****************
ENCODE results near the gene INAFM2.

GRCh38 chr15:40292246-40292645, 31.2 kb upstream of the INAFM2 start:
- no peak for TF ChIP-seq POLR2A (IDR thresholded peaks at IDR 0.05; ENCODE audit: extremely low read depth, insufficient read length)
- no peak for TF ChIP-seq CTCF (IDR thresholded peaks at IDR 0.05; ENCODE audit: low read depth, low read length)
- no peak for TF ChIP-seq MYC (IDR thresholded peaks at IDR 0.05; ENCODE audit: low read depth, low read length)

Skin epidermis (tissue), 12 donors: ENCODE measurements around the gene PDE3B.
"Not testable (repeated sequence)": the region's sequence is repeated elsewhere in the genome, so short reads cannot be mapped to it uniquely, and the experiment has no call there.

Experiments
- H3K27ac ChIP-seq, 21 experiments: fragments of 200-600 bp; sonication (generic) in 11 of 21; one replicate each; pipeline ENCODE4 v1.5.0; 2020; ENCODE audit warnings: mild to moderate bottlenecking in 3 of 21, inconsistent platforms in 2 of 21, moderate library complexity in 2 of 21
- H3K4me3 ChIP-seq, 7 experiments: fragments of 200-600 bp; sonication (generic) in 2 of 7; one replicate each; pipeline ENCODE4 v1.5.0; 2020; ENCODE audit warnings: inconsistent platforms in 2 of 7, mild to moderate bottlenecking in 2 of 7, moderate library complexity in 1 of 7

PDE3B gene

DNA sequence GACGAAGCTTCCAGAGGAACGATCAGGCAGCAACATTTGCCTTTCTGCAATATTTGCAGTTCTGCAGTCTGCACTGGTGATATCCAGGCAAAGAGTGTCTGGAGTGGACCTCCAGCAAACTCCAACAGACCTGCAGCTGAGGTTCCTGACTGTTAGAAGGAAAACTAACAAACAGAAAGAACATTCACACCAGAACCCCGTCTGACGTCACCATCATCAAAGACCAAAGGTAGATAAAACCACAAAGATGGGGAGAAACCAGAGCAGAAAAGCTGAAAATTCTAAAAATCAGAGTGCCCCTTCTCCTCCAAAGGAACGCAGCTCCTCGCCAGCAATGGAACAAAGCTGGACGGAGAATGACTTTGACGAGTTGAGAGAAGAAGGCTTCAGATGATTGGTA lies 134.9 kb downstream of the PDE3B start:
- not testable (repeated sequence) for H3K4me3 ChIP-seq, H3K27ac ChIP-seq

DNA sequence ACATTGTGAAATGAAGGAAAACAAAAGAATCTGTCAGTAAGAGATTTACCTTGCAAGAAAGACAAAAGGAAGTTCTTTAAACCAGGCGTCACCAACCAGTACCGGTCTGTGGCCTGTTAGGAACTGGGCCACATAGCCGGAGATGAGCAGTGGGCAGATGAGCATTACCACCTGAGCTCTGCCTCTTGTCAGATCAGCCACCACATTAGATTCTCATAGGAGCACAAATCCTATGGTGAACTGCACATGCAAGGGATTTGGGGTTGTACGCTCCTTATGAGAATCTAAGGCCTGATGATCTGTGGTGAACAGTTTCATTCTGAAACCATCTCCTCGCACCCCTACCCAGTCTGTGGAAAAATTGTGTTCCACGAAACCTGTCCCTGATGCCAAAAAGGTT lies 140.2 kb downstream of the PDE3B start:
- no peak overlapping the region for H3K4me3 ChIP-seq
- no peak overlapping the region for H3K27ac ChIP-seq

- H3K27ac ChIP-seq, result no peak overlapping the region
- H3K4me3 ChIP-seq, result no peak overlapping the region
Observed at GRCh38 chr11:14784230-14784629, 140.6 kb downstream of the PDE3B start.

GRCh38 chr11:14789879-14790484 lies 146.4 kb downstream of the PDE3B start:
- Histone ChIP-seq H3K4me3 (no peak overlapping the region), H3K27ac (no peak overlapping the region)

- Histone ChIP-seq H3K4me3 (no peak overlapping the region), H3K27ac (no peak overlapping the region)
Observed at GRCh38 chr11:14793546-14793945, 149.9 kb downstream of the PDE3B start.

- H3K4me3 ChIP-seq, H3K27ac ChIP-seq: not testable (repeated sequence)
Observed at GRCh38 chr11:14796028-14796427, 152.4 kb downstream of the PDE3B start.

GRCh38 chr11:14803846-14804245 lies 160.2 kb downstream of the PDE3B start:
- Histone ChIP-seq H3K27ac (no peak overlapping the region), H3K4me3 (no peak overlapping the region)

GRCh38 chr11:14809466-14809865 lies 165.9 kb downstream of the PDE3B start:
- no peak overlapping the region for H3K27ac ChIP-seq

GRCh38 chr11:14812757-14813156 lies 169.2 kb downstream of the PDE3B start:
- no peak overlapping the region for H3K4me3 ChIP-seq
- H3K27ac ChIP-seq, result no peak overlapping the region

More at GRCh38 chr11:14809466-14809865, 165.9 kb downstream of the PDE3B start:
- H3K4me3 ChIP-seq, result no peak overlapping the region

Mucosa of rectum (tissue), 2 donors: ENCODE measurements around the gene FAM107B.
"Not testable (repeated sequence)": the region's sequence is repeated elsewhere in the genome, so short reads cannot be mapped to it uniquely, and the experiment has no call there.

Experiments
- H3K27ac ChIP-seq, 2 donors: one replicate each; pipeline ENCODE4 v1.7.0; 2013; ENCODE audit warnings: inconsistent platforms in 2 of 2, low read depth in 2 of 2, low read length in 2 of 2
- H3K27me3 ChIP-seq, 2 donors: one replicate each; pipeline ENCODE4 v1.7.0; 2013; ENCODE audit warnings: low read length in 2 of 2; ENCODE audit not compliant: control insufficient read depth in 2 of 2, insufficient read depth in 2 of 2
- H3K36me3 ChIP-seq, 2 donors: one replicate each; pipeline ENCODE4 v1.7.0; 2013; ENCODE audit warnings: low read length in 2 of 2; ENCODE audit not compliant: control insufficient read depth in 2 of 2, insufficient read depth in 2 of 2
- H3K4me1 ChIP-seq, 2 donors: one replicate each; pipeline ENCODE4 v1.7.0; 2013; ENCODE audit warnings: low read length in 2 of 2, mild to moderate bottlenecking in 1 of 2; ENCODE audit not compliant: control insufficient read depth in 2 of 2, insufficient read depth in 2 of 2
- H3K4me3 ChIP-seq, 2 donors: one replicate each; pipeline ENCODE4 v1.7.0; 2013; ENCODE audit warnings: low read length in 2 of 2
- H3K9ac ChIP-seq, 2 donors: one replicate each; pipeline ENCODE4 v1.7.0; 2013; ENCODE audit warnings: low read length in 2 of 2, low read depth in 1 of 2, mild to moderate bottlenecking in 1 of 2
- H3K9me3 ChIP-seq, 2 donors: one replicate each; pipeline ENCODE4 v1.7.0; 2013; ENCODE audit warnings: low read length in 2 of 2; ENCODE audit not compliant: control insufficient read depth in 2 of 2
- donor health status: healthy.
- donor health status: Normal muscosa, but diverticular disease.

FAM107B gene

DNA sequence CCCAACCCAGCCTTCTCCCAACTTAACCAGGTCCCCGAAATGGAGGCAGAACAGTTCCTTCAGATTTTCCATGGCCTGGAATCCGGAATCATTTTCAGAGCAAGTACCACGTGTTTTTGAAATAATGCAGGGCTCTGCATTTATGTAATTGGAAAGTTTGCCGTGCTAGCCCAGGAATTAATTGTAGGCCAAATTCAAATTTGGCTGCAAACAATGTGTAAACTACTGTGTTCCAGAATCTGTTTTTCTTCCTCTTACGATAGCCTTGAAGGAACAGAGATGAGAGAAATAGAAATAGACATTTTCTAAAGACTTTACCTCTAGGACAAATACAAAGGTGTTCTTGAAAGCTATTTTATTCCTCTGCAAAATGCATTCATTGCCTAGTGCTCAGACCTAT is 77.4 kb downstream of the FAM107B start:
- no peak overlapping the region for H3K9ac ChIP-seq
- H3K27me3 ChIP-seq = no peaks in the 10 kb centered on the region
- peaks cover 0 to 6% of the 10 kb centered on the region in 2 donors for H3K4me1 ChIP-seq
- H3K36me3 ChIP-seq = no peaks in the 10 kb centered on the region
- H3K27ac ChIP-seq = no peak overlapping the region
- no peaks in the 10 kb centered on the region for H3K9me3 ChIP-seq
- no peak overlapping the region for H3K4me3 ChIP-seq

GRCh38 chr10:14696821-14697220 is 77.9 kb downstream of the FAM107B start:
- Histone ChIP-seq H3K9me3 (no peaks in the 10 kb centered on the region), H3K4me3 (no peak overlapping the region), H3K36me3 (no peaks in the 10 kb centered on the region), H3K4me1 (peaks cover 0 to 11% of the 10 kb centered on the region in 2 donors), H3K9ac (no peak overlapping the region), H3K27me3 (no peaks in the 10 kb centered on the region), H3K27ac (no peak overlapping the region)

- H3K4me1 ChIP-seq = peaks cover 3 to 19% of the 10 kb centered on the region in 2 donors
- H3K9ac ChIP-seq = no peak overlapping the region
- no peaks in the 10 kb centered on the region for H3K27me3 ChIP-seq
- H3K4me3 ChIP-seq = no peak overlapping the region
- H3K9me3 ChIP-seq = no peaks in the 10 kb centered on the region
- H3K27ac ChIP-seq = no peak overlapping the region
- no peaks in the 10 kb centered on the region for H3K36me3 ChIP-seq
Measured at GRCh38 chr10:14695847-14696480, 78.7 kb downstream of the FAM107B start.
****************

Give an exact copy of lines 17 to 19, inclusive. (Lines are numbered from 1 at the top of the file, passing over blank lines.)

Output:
- H3K27ac ChIP-seq, result no peak overlapping the region
- H3K4me3 ChIP-seq, result no peak overlapping the region
Observed at GRCh38 chr11:14784230-14784629, 140.6 kb downstream of the PDE3B start.